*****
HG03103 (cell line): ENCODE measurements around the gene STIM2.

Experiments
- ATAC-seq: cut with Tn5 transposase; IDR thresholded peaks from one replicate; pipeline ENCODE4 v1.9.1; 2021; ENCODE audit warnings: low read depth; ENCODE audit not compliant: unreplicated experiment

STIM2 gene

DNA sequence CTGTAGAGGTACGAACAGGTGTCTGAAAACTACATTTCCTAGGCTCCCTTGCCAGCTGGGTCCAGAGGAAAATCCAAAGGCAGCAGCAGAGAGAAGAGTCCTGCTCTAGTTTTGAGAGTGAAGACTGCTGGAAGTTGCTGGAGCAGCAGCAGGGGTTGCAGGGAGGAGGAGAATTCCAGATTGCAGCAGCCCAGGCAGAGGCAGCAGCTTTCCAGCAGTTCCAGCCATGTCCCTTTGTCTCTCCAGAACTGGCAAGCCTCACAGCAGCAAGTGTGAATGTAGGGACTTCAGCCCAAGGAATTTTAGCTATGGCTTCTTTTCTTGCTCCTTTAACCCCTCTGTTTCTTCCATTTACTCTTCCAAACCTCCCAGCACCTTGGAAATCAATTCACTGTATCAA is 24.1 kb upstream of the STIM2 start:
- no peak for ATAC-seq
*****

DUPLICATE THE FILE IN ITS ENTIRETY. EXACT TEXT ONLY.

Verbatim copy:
HG03103 (cell line): ENCODE measurements around the gene STIM2.

Experiments
- ATAC-seq: cut with Tn5 transposase; IDR thresholded peaks from one replicate; pipeline ENCODE4 v1.9.1; 2021; ENCODE audit warnings: low read depth; ENCODE audit not compliant: unreplicated experiment

STIM2 gene

DNA sequence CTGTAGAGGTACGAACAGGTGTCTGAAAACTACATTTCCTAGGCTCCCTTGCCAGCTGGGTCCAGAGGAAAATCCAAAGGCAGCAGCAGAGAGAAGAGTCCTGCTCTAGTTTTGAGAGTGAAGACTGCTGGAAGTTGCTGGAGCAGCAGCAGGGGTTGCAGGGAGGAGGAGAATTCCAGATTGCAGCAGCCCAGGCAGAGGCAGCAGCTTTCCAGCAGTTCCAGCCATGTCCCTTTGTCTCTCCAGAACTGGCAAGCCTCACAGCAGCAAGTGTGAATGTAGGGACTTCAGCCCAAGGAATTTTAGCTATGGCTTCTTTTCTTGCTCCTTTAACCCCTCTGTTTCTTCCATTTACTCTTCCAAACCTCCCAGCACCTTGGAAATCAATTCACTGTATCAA is 24.1 kb upstream of the STIM2 start:
- no peak for ATAC-seq